According to Mount Rainier’s Superintendent Greg Dudgeon, Mount Rainier used to have a 14-person road crew that worked around the clock to keep Paradise open. Today, however, the Park plowing crew is down to less than half of what it once was. They’re also short on Park Rangers, custodial staff, and utilities staff (the Park Service operates its own water, wastewater, and electrical systems). Unlike many of the public land management capacity challenges we talk about, where the agencies don’t have funding to hire the people they need, Mount Rainier has funding for these positions but people aren’t applying for the jobs. Without enough people on hand for full operation, the Park Service had to decide what they could provide with limited capacity.

Superintendent Dudgeon and his staff are working to find solutions to their staffing woes, including addressing a big reason behind staff shortages – housing. The cost of buying or renting a home near Mount Rainier National Park has risen considerably since the start of the Covid pandemic, and it’s not economically viable for a Park employee to find a place to live in the area on salaries that haven’t kept up with the costs of living. Because most of the positions that Mount Rainier is trying to fill are permanent jobs, the Park’s seasonal employee housing isn’t a great fit. However, the Park is exploring options, such as converting some seasonal housing to homes for permanent employees, and applying for funding through a new federal program that would allow the Park to subsidize rent for employees in non-federal housing. None of these options offer immediate resolutions to access issues within the Park, and are, at best, mitigating long term challenges.

Superintendent Dudgeon assured us that this will not be the new normal, and that Mount Rainier is committed to increasing winter access to Paradise in the future. We’re concerned, however, that without a clear plan for how to solve the varied problems facing the Park, there’s no guarantee that the present situation will change. For that reason we plan to continue to meet with Park leadership to improve winter access over the long-term.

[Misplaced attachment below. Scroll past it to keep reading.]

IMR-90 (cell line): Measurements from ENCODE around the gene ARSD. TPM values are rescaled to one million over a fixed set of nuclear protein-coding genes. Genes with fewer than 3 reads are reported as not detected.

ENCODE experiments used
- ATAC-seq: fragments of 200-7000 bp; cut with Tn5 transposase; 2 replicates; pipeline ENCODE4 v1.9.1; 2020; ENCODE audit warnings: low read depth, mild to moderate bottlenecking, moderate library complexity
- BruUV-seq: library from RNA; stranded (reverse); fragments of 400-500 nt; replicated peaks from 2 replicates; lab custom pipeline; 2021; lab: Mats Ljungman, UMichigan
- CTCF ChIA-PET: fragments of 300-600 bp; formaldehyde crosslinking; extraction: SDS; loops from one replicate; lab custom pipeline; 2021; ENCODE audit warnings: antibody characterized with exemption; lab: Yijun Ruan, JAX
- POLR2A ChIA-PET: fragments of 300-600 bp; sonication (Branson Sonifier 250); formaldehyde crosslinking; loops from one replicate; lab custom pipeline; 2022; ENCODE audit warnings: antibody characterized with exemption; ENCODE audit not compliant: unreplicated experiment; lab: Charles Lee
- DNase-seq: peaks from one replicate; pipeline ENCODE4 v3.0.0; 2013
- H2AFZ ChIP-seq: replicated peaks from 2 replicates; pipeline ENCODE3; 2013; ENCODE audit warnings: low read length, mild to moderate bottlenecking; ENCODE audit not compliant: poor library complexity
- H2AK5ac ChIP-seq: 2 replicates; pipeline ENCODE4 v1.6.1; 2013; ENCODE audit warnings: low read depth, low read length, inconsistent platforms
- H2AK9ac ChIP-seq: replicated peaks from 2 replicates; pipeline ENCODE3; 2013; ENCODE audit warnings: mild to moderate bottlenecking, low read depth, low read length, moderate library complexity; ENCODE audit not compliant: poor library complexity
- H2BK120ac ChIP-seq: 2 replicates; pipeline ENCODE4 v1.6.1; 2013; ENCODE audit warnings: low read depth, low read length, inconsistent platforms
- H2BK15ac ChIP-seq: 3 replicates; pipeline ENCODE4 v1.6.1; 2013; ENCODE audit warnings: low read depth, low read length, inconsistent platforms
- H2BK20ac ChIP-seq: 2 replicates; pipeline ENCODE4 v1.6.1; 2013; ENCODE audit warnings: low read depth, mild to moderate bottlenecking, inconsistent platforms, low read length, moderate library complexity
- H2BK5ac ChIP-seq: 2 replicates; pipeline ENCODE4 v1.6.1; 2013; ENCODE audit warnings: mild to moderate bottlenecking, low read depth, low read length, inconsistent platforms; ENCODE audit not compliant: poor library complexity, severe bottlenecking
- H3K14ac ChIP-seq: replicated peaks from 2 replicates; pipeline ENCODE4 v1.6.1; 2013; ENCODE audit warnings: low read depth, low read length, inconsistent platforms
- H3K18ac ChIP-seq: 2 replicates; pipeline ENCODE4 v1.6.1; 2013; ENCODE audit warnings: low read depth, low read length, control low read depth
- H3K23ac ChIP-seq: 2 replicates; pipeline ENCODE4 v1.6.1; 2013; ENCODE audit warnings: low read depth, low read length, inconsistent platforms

How Can You Help?

Do you want to live and work somewhere that averages over 600 inches of snow annually and has amazing backcountry skiing? Apply to work at Mount Rainier! The Park Service is currently looking to hire many different positions that are critical to maintaining year-round access to Paradise. You could launch a new career and be part of the team that keeps Paradise open for all to enjoy. If you’re not in the market for a new job, you can still help by sharing these job opportunities with your network.

Mount Rainier National Park is also looking for winter volunteers. In particular, they’re looking for volunteers with EMS training (preferably EMT basic), Search and Rescue training, winter travel and survival skills, backcountry travel skills, and avalanche assessment skills. If you live near Mount Rainier and you’re interested in volunteering this winter, please email Chief Ranger Ben Welch.

Finally, share your ideas! We plan to meet with Park leadership again later this winter to see how their hiring efforts are going and to discuss long-term improvements for winter access. If you have ideas, please share them with us by emailing Winter Wildlands Alliance’s policy director, Hilary Eisen. And, both Superintendent Dudgeon and Deputy Superintendent Skerl assured us that they want to hear from the public. You can email them directly to share your ideas, questions, and concerns.

Visiting Mount Rainier this Winter

Most winter visitors to Mount Rainier travel to the Park on the weekends. Despite the reduced access to Paradise, Park staff are not expecting significant overcrowding at Paradise or elsewhere. While only Paradise provides reasonable access to the alpine areas that many winter visitors to Mount Rainier seek, the Park Service has put together a webpage detailing alternative winter destinations available in Mount Rainier on days when Paradise is closed. This winter, perhaps you’ll find a new favorite snowshoe or ski tour at or near Mount Rainier!

If you’re planning to visit Paradise this winter, please be patient and considerate of the challenges facing the Park Service. You can stay up-to-date on road conditions and status via the Park’s website and  twitter feed and we encourage you to check on conditions before heading up to the Park.